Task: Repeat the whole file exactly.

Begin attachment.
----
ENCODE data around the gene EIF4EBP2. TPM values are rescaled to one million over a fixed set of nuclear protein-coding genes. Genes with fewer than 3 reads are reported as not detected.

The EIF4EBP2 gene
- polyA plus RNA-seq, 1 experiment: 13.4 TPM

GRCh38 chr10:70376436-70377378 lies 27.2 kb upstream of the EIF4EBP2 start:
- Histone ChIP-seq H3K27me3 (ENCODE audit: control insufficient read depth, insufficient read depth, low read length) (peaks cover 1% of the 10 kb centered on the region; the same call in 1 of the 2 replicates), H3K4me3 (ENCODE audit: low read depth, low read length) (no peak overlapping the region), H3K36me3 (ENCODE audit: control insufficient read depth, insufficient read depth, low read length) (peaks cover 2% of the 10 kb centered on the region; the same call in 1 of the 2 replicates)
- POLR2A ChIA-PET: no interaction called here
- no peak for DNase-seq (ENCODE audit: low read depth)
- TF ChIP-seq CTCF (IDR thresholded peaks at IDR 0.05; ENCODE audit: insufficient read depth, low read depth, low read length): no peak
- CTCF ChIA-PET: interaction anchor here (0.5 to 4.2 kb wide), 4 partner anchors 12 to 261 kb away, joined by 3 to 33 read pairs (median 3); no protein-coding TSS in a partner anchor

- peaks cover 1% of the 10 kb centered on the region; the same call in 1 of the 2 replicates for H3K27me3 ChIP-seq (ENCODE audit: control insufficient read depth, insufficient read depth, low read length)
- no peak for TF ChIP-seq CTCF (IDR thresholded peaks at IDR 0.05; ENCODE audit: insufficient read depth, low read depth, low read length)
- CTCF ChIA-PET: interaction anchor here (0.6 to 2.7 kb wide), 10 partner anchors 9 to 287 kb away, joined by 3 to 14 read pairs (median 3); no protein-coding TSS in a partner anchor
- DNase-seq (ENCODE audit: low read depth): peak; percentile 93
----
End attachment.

ENCODE data around the gene EIF4EBP2. TPM values are rescaled to one million over a fixed set of nuclear protein-coding genes. Genes with fewer than 3 reads are reported as not detected.

The EIF4EBP2 gene
- polyA plus RNA-seq, 1 experiment: 13.4 TPM

GRCh38 chr10:70376436-70377378 lies 27.2 kb upstream of the EIF4EBP2 start:
- Histone ChIP-seq H3K27me3 (ENCODE audit: control insufficient read depth, insufficient read depth, low read length) (peaks cover 1% of the 10 kb centered on the region; the same call in 1 of the 2 replicates), H3K4me3 (ENCODE audit: low read depth, low read length) (no peak overlapping the region), H3K36me3 (ENCODE audit: control insufficient read depth, insufficient read depth, low read length) (peaks cover 2% of the 10 kb centered on the region; the same call in 1 of the 2 replicates)
- POLR2A ChIA-PET: no interaction called here
- no peak for DNase-seq (ENCODE audit: low read depth)
- TF ChIP-seq CTCF (IDR thresholded peaks at IDR 0.05; ENCODE audit: insufficient read depth, low read depth, low read length): no peak
- CTCF ChIA-PET: interaction anchor here (0.5 to 4.2 kb wide), 4 partner anchors 12 to 261 kb away, joined by 3 to 33 read pairs (median 3); no protein-coding TSS in a partner anchor

- peaks cover 1% of the 10 kb centered on the region; the same call in 1 of the 2 replicates for H3K27me3 ChIP-seq (ENCODE audit: control insufficient read depth, insufficient read depth, low read length)
- no peak for TF ChIP-seq CTCF (IDR thresholded peaks at IDR 0.05; ENCODE audit: insufficient read depth, low read depth, low read length)
- CTCF ChIA-PET: interaction anchor here (0.6 to 2.7 kb wide), 10 partner anchors 9 to 287 kb away, joined by 3 to 14 read pairs (median 3); no protein-coding TSS in a partner anchor
- DNase-seq (ENCODE audit: low read depth): peak; percentile 93